Arthur Schopenhauer espouncing his philosophical pessimism.

From a short paragraph on Arthur Schopenhauer:

He is known for having espounced a sort of philosophical pessimism that saw life as being essentially evil and futile, but saw hope in aesthetics, sympathy for others and ascetic living.

Dr. Boli actually looked up the word “espounce” to make sure it was not a word that had been out there in the wild all this time without his noticing it. It does not seem to be very common, at any rate.

But we can see what happened here. To espouse a philosophical position, in the current use of the term, is to adopt it as one’s own (or, in the original sense, to marry it, which may or may not be legal in your jurisdiction). To expound an idea is to set it forth in detail. A philosophical writer naturally does both: one expounds the ideas that one espouses. The two notions go together and are easily conflated, and we end up with something like espounce. If jaguars had philosophical ideas, they would certainly espounce them.

This is a more perfect portmanteau word than most. Your average portmanteau word, like “transponder,” is an obvious combination of the first part of one word and the last part of another. In espounce the words seem to have collided at such a high velocity that they have become inextricably blended. It is possible to recognize the blending, but it is not possible to see where one begins and the other ends. It is something like mocha, in which chocolate and coffee combine to make a flavor that is obviously chocolate-and-coffee, but not first chocolate, then suddenly coffee.

In fact, it is a portmanteau word in the original sense of the term, for the term “portmanteau” was adopted by Humpty Dumpty to explain some of the unusual vocabulary in “Jabberwocky”:

“Well, ‘slithy’ means ‘lithe and slimy.’ ‘Lithe’ is the same as ‘active.’ You see it’s like a portmanteau—there are two meanings packed up into one word.”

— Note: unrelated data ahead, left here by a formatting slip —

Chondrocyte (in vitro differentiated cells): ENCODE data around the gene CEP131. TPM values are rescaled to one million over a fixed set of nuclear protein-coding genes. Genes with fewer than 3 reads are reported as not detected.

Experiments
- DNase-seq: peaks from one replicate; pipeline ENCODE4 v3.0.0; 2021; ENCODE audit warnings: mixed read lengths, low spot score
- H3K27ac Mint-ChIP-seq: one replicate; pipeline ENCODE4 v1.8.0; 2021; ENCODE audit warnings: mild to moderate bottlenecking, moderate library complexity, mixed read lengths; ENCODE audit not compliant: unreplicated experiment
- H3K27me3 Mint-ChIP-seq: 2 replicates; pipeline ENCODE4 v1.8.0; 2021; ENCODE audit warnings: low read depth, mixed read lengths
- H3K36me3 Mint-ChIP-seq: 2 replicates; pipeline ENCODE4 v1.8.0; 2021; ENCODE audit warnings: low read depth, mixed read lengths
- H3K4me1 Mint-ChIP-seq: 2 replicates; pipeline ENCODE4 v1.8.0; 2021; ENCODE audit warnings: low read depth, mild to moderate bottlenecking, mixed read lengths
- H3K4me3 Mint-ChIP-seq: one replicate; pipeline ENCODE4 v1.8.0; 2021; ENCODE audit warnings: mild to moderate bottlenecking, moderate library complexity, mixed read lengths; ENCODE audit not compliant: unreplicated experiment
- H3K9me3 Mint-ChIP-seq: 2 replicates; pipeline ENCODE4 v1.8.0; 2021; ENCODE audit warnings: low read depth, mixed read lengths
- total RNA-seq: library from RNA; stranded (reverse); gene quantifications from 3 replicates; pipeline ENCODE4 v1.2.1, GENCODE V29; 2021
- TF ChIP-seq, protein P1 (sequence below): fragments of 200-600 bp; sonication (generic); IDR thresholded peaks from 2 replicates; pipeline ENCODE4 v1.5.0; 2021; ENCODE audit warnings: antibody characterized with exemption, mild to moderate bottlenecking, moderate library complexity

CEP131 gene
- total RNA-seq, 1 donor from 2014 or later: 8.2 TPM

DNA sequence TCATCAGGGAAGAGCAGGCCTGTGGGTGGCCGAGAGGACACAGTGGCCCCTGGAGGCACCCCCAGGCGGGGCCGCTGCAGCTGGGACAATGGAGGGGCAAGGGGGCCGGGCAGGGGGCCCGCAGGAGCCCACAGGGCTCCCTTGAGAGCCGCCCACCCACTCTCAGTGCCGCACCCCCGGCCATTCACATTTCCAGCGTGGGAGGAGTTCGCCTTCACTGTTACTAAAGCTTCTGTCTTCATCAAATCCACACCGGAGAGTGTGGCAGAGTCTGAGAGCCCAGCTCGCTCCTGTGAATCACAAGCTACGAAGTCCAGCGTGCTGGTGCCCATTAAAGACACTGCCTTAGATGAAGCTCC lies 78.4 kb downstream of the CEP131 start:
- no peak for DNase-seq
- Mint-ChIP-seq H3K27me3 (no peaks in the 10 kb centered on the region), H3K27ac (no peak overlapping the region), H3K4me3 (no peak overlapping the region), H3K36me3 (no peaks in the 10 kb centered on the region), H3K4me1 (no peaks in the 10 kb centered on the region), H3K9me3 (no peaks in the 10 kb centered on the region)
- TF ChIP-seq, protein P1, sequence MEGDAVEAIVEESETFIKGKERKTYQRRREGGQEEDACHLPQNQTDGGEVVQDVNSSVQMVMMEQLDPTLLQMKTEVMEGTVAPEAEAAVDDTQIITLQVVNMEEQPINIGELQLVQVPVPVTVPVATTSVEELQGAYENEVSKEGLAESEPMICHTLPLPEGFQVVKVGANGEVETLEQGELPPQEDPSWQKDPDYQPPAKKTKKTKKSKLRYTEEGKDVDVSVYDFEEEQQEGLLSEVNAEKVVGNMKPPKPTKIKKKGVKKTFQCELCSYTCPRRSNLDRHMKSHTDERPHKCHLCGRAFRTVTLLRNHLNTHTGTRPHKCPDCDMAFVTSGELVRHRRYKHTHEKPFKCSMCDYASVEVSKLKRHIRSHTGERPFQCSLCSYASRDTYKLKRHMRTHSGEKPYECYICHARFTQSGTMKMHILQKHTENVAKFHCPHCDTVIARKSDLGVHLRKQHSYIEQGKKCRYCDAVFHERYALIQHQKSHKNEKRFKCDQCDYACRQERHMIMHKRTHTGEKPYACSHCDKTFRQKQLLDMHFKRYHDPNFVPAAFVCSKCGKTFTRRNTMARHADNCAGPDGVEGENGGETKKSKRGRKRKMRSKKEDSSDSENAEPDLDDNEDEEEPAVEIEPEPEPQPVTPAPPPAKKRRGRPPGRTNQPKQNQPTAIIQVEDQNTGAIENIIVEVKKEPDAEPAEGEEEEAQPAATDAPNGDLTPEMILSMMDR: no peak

Slithy is just the same sort of construction as espounce. It is not first one word, then the other, but the two words folded together completely. Or, if you prefer a chemical metaphor, it is not a suspension, but a solution.

So we have discovered a new word. Now, we could mock the writer for an obvious mistake. In fact, that is what Dr. Boli set out to do. But instead he began to like the word espounce, and is now disposed to suggest that we should embrace it as expressing an idea not otherwise easily expressed: the idea of simultaneously espousing an idea and expounding it to others.


  1. I refuse to espounce this new word!

    Jeffery Hodges

    @ @ @

  2. True, I don’t just conderstend it completely, I also don’t conderstand it incompletely.

    Jeffery Hodges

    * * *

  3. DmL says:

    Not to be confused with playing bedeviled advocate.

  4. mikeski says:

    I’d just like to know how he’s cosplaying as Heihachi Mishima when he died in 1860. Was he precognerdive?

  5. C. Simon says:

    Enter “hunting of” into Google, and Google will immediately recognize that you mean “the Snark”; and in the preface to that poem, Carol gives us the following wonderful explanation about the origin of portmanteaus:

    For instance, take the two words “fuming” and “furious.” Make up your
    mind that you will say both words, but leave it unsettled which you will
    first. Now open your mouth and speak. If your thoughts incline
    ever so little towards “fuming,” you will say “fuming-furious;” if they
    turn, by even a hair’s breadth, towards “furious,” you will say
    “furious-fuming;” but if you have the rarest of gifts, a perfectly
    balanced mind, you will say “frumious.”

    By the way, if you want to solve all Mankind’s problems (or at least be trendy), all you need is a portmanteau of a personal pronoun with the name of a product or service. *You*Tube, *I*Pod, etc. I’m sure the world will be over when an evil dictator discovers he can create a service named “MyMe,” which, being the portmanteau of a personal pronoun with the same personal pronoun, will of course be absolutely irresistible to the masses.

  6. Sean says:

    Now, can we come up with something better than the hideous portmanteau of ‘glamping’ for ‘spending several days in luxuriously rustic accommodations in a rural area’?

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